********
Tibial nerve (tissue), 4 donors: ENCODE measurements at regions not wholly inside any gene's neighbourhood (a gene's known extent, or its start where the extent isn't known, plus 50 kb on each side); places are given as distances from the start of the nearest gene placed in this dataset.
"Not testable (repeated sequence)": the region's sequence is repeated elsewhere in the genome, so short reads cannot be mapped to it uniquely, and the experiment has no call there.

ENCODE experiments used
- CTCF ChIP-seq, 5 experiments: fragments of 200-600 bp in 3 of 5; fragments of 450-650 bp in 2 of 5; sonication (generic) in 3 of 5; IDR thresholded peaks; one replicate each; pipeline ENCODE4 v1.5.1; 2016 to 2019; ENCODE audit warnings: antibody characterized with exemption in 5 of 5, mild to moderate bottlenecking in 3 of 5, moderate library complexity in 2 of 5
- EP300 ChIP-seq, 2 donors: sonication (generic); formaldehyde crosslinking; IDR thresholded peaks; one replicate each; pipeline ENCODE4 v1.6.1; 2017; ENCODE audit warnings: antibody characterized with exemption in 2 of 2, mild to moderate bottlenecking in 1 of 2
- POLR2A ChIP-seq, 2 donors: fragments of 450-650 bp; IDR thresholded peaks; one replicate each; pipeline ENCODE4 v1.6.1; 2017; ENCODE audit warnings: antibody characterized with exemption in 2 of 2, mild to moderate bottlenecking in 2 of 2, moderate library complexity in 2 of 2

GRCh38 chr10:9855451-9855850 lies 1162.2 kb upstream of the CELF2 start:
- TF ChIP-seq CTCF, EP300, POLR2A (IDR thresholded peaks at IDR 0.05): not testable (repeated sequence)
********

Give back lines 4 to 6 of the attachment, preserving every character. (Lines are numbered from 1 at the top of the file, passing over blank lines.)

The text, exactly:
- CTCF ChIP-seq, 5 experiments: fragments of 200-600 bp in 3 of 5; fragments of 450-650 bp in 2 of 5; sonication (generic) in 3 of 5; IDR thresholded peaks; one replicate each; pipeline ENCODE4 v1.5.1; 2016 to 2019; ENCODE audit warnings: antibody characterized with exemption in 5 of 5, mild to moderate bottlenecking in 3 of 5, moderate library complexity in 2 of 5
- EP300 ChIP-seq, 2 donors: sonication (generic); formaldehyde crosslinking; IDR thresholded peaks; one replicate each; pipeline ENCODE4 v1.6.1; 2017; ENCODE audit warnings: antibody characterized with exemption in 2 of 2, mild to moderate bottlenecking in 1 of 2
- POLR2A ChIP-seq, 2 donors: fragments of 450-650 bp; IDR thresholded peaks; one replicate each; pipeline ENCODE4 v1.6.1; 2017; ENCODE audit warnings: antibody characterized with exemption in 2 of 2, mild to moderate bottlenecking in 2 of 2, moderate library complexity in 2 of 2